Planning for the Gaetz-Luckey wedding might be difficult, as the future sister-in-law of Florida Rep. Matt Gaetz has taken to social media to slam his “weird and creepy” behavior with women in the wake of allegations of sex crimes. Gaetz’s fiancée has clapped back, “My estranged sister is mentally unwell.”
What once might have been kept behind closed doors is now being aired out for all to see, perhaps even in the hopes that public shaming will have some kind of behavior-changing effect.
But more tragic than these public figures’ public spats are the stories of average American families devastated by politics, conspiracy theories, and extremism. They’re not hard to find.
One NPR report recounts a sub-Reddit group called “Q Casualties,” made up of users who could no longer communicate with their QAnon family members — people like “Tyler,” who was despondent when he learned his dad had gone to the Capitol on Jan. 6 with loaded guns in his camper.
In another story, a woman going by “Caroline” told an Iowa news outlet that she was “married to a QAnon believer and lived in fear.” “QAnon has destroyed my life,” she said. “I live with someone who hates me.”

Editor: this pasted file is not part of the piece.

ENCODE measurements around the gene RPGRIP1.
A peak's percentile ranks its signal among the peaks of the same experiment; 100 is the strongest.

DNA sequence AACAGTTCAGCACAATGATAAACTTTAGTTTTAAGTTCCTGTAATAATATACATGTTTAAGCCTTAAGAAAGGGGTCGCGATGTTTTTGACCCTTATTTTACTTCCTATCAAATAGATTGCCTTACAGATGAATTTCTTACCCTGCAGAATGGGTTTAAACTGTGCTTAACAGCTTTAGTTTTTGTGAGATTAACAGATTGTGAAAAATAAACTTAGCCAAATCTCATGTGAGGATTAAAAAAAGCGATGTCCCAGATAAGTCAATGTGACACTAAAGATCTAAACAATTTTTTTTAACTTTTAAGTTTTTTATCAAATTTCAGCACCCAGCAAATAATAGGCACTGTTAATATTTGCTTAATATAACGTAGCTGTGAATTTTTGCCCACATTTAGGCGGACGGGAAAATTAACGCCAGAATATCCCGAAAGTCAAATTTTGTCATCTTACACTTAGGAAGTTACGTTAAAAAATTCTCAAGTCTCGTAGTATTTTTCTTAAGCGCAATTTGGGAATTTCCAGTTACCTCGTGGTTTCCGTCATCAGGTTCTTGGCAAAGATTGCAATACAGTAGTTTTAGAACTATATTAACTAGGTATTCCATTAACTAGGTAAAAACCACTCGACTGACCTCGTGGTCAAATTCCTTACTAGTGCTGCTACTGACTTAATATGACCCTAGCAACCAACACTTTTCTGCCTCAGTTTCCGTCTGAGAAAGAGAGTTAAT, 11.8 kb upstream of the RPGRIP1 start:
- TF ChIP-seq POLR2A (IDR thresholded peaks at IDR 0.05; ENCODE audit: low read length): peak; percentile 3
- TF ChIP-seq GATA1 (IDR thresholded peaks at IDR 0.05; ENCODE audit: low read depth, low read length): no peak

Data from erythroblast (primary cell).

There’s the story of Rosanne Boyland, whose family was worried by her increasingly conspiratorial political ideas. She was one of five people who died at the Capitol insurrection, effectively giving her life for a false cause despite, according to her family, never even voting before 2020.
COVID-19 has brought another kind of political estrangement — over masking and vaxxing. There’s the story of two Chicago sisters whose mother stopped speaking to them after they defied her wishes not to get vaccinated.
There are countless more stories of families torn apart by politics in the last few years — by the politics of Trump, the cults of conspiracy groups like QAnon, the extremism of groups like the Proud Boys and The Oath Keepers, and the new politics of masks and vaccines.
What these destructive elements have done to divide our country and turn American against American is well-documented and horrific. But even worse is what it has done, and is still doing, to our families, isolating us further and further from the things that matter most. If we don’t correct this soon, we’re in for a very dark and lonely future.
S.E. Cupp is the host of “S.E. Cupp Unfiltered” on CNN.